Mr. Kemp and Mr. DeSantis have been at the forefront of the Republican push to reopen states during the coronavirus pandemic, scoring them points with Republican activists and scorn from Democrats.

Democratic leaders pushed back their nominating convention in Milwaukee from July to late August. They also raised the prospect of the event being scaled down to reduce the risk of exposing delegates and activists to the virus.

The president said he chose North Carolina, a battleground state, because “I do love that state and it would have been a perfect place for it, and it still will be.”

“But he’s got to say that … when thousands of people come to the arena, that they’ll be able to get in,” the president said of Mr. Cooper.

Mr. Cooper has begun reopening North Carolina businesses and recreational activities that were shut down March 27 to slow the spread of COVID-19.

Gatherings of more than 10 people are still prohibited and public entertainment venues remain closed.

North Carolina’s coronavirus caseload has continued to increase, with the highest one-day spike of more than 1,000 cases reported Friday by the state health department, though the number of reported cases fell to 176 on Tuesday.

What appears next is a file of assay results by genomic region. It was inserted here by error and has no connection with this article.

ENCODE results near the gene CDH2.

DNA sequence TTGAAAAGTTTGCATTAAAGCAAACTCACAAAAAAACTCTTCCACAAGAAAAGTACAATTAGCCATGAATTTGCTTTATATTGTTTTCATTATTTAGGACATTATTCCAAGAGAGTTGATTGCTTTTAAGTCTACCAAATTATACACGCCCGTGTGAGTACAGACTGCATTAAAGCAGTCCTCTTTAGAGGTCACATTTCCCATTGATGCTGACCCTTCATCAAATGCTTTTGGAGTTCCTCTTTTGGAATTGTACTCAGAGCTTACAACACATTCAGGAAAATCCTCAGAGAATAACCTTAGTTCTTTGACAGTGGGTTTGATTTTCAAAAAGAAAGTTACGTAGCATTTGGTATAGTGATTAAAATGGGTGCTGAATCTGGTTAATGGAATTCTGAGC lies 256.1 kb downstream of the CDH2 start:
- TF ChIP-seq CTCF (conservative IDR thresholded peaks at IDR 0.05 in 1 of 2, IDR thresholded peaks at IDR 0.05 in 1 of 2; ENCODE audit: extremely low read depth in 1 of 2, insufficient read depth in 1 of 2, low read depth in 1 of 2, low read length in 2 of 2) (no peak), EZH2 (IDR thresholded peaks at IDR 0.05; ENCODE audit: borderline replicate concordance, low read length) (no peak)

• S.A. Miller contributed to this report.

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Thomas Cooper, West Virginia postal worker, pleads guilty to mail tampering, election fraud

A West Virginia postman admitted altering absentee-ballot requests and is facing prison time, federal officials announced Thursday. Thomas Cooper, 47, of Dry Fork pleaded guilty to one count each of election fraud and mail tampering, according to a Justice Department statement. According to the criminal complaint, eight requests had been altered and five of them…

Thomas Cooper, West Virginia postal worker, pleads guilty to mail tampering, election fraud

A West Virginia postman admitted altering absentee-ballot requests and is facing prison time, federal officials announced Thursday.

Thomas Cooper, 47, of Dry Fork pleaded guilty to one count each of election fraud and mail tampering, according to a Justice Department statement.

According to the criminal complaint, eight requests had been altered and five of them had the party affiliations changed from Democratic to Republican, something that, authorities said, tipped off a clerk who knew some of the voters.

“Cooper admitted today to altering some of the requests,” Justice said in Thursday’s statement. 

The maximum sentence for the offense is eight years imprisonment, but the plea deal calls for less than that.

Defense attorney Scott Curnutte told BuzzFeed News that Cooper had engaged in a “silly lark.”

“He is deeply sorry for the implications for our democratic process,” he said. “It should be remembered, however, that the mail he altered were requests for ballots, not ballots themselves.”

According to the criminal complaint filed in May, Cooper said he did it “as a joke” on one family and that he didn’t even know the others.